Gary MOORE, Petitioner - Appellant, v. B. M. ANTONELLI, Warden, Respondent - Appellee.
Decided: October 17, 2019
Before GREGORY, Chief Judge, and THACKER and RUSHING, Circuit Judges.
Gary Moore, Appellant Pro Se. Beth Drake, Acting United States Attorney, OFFICE OF THE UNITED STATES ATTORNEY, Columbia, South Carolina, for Appellee.
Federal prisoner Gary Moore appeals the district court's order denying relief on his 28 U.S.C. § 2241 (2012) petition. The district court referred this case to a magistrate judge pursuant to 28 U.S.C. § 636(b)(1)(B) (2012). The magistrate judge recommended that relief be denied and advised Moore that failure to file timely objections to this recommendation could waive appellate review of a district court order based upon the recommendation.
The timely filing of specific objections to a magistrate judge's recommendation is necessary to preserve appellate review of the substance of that recommendation when the parties have been warned of the consequences of noncompliance. Wright v. Collins, 766 F.2d 841, 845-46 (4th Cir. 1985); see also Thomas v. Arn, 474 U.S. 140, 106 S.Ct. 466, 88 L.Ed.2d 435 (1985). Moore has waived appellate review by failing to file objections after receiving proper notice. Accordingly, although we grant leave to proceed in forma pauperis, we affirm the district court's judgment. Because Moore has failed to provide sufficient evidence of unauthorized withdrawals from his inmate account, we deny his motion for a court order prohibiting further withdrawals.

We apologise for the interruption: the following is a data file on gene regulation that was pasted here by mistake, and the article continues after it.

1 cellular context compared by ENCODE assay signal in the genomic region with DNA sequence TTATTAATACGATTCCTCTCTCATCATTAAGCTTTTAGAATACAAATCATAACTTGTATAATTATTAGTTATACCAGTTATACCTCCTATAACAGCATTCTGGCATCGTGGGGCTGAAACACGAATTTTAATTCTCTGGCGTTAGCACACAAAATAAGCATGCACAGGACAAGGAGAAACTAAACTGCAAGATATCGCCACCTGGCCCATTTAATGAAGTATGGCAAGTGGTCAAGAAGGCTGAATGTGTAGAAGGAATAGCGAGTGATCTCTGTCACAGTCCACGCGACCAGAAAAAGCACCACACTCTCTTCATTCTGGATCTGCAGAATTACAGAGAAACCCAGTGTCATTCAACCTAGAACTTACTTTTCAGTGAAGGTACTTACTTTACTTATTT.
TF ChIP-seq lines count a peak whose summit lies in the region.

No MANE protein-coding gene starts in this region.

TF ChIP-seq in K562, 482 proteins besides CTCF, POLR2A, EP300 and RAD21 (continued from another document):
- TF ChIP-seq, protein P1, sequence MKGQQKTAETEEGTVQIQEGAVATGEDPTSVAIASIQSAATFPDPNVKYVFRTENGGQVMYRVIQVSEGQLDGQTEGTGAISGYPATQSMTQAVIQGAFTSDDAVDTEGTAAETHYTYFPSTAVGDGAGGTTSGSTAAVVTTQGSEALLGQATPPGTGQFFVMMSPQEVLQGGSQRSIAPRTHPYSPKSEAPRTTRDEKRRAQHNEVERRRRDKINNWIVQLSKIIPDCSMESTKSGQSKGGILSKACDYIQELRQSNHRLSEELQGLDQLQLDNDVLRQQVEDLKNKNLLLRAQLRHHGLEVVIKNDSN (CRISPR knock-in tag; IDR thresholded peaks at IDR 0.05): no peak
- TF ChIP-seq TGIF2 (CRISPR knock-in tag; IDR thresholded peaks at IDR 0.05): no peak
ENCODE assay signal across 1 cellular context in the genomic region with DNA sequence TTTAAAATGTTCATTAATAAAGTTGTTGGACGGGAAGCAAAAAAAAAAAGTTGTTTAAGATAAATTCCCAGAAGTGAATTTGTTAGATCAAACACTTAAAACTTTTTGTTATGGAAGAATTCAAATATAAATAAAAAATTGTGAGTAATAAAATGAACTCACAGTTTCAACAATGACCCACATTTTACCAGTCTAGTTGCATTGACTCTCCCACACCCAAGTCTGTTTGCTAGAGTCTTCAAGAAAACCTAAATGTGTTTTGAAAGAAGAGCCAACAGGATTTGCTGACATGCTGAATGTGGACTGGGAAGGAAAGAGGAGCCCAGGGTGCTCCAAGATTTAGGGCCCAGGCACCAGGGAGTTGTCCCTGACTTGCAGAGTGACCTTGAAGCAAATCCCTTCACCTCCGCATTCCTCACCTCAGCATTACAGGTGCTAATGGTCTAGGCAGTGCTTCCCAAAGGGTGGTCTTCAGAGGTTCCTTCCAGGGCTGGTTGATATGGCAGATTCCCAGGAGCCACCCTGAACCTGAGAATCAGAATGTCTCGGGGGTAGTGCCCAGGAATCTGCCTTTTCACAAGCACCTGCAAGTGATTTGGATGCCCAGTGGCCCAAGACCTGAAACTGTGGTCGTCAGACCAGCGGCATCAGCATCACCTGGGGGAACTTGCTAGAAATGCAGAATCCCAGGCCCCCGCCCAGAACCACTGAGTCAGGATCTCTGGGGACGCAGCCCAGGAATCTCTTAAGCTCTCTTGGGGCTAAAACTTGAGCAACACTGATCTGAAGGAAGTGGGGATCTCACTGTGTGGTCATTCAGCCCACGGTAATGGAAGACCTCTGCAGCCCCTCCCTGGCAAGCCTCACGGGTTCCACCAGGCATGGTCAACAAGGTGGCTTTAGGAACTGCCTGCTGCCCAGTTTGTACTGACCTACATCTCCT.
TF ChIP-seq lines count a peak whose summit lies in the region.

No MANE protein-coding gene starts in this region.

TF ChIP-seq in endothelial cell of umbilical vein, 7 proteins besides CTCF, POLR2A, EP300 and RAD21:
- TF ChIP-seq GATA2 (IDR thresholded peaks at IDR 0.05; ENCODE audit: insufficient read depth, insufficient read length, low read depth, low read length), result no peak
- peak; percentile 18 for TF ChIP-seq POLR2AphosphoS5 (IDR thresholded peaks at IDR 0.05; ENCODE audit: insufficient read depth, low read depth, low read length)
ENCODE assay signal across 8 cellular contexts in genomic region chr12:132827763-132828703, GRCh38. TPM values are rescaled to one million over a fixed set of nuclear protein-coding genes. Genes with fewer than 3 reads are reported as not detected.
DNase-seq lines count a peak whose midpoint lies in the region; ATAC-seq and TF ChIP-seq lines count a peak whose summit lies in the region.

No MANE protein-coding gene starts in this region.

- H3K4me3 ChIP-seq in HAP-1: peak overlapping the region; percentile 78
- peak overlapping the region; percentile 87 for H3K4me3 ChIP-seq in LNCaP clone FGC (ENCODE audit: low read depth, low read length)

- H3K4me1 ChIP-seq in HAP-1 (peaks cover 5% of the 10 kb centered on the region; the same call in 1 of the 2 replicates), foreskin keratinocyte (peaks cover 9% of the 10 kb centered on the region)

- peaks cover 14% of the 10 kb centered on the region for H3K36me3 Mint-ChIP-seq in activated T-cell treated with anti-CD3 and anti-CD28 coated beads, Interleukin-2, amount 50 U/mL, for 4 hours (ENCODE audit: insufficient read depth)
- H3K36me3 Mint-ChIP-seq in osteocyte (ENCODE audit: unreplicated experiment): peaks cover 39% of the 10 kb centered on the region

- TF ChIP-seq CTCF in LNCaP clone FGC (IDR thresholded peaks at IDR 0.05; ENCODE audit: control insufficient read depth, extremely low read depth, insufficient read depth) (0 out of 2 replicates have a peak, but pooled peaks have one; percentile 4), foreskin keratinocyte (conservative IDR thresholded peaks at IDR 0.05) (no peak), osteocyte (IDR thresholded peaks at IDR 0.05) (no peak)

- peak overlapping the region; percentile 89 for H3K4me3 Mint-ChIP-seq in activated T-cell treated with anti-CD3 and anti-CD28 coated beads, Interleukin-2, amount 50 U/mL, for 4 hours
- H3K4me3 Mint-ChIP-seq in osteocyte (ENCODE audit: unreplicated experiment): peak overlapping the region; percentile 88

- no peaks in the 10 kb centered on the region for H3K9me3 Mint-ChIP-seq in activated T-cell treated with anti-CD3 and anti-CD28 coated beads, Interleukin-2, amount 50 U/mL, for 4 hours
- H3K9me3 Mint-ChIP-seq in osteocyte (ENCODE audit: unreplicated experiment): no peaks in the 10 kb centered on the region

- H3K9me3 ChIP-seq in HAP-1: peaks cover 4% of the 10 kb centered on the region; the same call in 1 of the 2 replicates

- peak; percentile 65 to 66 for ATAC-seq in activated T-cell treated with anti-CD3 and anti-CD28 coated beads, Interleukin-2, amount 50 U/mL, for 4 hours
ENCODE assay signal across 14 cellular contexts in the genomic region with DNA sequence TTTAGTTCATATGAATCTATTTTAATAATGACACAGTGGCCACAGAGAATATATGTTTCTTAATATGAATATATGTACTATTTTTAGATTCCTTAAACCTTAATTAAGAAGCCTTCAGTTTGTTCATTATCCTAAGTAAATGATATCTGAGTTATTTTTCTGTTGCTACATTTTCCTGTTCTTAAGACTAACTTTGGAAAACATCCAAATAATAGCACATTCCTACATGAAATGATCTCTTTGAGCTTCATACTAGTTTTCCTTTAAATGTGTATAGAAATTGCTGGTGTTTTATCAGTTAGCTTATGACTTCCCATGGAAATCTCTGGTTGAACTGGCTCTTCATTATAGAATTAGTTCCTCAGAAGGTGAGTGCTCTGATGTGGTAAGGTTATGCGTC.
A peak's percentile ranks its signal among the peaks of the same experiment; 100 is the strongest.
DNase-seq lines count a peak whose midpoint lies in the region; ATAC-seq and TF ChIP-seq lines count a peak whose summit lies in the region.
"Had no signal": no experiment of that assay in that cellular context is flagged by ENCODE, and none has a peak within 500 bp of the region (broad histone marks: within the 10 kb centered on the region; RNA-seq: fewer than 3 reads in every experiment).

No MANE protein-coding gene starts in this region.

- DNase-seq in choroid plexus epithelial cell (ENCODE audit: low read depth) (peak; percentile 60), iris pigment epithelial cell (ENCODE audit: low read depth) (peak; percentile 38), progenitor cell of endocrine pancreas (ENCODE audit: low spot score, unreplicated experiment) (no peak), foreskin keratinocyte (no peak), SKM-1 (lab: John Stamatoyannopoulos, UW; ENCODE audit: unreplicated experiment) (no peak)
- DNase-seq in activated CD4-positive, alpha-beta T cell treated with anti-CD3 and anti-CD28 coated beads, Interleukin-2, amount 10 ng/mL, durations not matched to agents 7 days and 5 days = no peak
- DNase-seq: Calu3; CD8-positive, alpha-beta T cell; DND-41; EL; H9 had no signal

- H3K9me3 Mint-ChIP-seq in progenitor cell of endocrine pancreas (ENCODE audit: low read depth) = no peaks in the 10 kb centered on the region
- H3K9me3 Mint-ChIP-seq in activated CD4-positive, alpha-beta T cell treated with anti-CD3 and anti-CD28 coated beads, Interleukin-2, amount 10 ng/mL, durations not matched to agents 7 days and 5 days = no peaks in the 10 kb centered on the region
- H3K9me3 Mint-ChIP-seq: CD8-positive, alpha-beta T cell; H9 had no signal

We dispense with oral argument because the facts and legal contentions are adequately presented in the materials before this court and argument would not aid the decisional process.
Affirmed by unpublished per curiam opinion.
Unpublished opinions are not binding precedent in this circuit.
Was this helpful?
Response sent, thank you
Welcome to FindLaw's Cases & Codes
A free source of state and federal court opinions, state laws, and the United States Code. For more information about the legal concepts addressed by these cases and statutes visit FindLaw's Learn About the Law.